Monday, November 21, 2022
Epitaph of Philokynegos the Gladiator
ὁ τὸ πάλαι παίζων, πᾶσιν δὲ λέγων τὰ γελοῖαNet fighter = Latin retiarius.
δεῦρ' ἴδε πῶς κατάκειμαι μόνος μόνος· ἄλλο γὰρ οὐδέν·
Φιλοκύνηγος ἐγὼ Μακεδών ῥητιάρις ἄλειπτος
τῷ χαλκεῖ στεφάνῳ μοῖραν ἴσην ἔλαχον.
Ἀνατολὴ Φιλοκυνήγῳ ἀνδρὶ ἐκ τῶν ἰδίων αὐτοῦ μνήμης χάριν.
The one who formerly played and told jokes to everyone,
see how I lie down here alone, alone, for (there is) nothing else;
I, Philokynegos, a Macedonian, undefeated net fighter,
obtained by chance the same fate as the bronze ring.
Anatole (set up this monument for her) husband Philokynegos from his own (funds), in honor of his memory.
Merkelbach and Stauber explain the bronze ring as follows:
Es ist anscheinend die Rede von dem Bronzereif, an welchem das Netz des Retiarius befestigt war; entweder fing der Netzkämpfer den Gegner mit seinem Netz, oder der Gegner demolierte den Ring. So wie der Ring zerstört wurde, so jetzt die ganze Person des Retiarius.I.e.:
The reference is apparently to the bronze ring attached to the net of the net fighter; either the net fighter caught his opponent with his net, or the opponent demolished the ring. As the ring was destroyed, so now the whole person of the net fighter is destroyed.For a joke told by a net fighter, see Roger Dunkle, Gladiators: Violence and Spectacle in Ancient Rome (2008; rpt. London: Routledge, 2013), p. 105 (footnote omitted):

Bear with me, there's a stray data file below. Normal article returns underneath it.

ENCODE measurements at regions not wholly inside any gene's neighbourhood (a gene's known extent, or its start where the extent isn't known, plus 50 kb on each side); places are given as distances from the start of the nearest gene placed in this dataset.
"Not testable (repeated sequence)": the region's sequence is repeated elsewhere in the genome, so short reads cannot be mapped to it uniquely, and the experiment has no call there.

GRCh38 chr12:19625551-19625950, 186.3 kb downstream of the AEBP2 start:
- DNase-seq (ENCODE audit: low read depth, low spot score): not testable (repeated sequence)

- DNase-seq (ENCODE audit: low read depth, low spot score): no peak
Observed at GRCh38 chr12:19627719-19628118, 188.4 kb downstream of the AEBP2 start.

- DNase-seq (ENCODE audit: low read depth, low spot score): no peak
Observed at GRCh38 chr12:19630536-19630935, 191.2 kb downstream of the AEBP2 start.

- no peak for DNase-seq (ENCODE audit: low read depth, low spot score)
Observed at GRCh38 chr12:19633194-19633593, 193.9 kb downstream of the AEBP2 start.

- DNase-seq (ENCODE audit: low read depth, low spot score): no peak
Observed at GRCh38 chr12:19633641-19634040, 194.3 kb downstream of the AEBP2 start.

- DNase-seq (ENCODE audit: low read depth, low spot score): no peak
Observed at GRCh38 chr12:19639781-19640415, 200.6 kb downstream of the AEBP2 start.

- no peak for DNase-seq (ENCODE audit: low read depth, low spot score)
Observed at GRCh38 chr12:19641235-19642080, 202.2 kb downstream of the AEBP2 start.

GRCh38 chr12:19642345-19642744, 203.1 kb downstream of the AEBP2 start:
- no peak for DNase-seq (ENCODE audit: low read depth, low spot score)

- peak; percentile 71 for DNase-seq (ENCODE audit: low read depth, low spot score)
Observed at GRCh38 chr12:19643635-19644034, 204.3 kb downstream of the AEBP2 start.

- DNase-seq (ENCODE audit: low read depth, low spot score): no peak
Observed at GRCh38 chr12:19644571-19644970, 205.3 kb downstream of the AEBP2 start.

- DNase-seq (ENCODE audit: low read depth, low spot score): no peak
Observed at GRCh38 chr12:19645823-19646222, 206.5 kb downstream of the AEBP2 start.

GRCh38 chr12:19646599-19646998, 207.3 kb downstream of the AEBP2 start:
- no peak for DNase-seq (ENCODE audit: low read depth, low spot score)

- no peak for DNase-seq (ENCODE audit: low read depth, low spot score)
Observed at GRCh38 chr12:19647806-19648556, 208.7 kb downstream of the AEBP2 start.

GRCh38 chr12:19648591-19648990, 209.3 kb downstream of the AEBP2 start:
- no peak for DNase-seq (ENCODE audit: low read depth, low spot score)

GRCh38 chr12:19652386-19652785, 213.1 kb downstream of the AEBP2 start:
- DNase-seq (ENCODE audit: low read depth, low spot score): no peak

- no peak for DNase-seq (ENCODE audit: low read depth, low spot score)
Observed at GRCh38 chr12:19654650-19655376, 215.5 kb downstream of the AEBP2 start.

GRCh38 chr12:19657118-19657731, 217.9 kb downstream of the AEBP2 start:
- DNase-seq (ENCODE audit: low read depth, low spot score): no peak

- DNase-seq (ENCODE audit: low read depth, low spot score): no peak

Festus ... quotes a humorous song sung (or recited) by a retiarius to a Gaul (the gladiator type): 'I do not attack you, I attack a fish. Why do you flee me, Gaul?' Festus explains that the murmillo was an offshoot of the Gaul, whose helmet was decorated with the image of a fish.Pauli Festus p. 359 Lindsay:
Retiario pugnanti adversus murmillonem cantatur: "Non te peto, piscem peto, quid me fugis, Galle?" quia murmilionicum genus armaturae Gallicum est, ipsique murmillones ante Galli appellabantur; in quorum galeis piscis effigies inerat.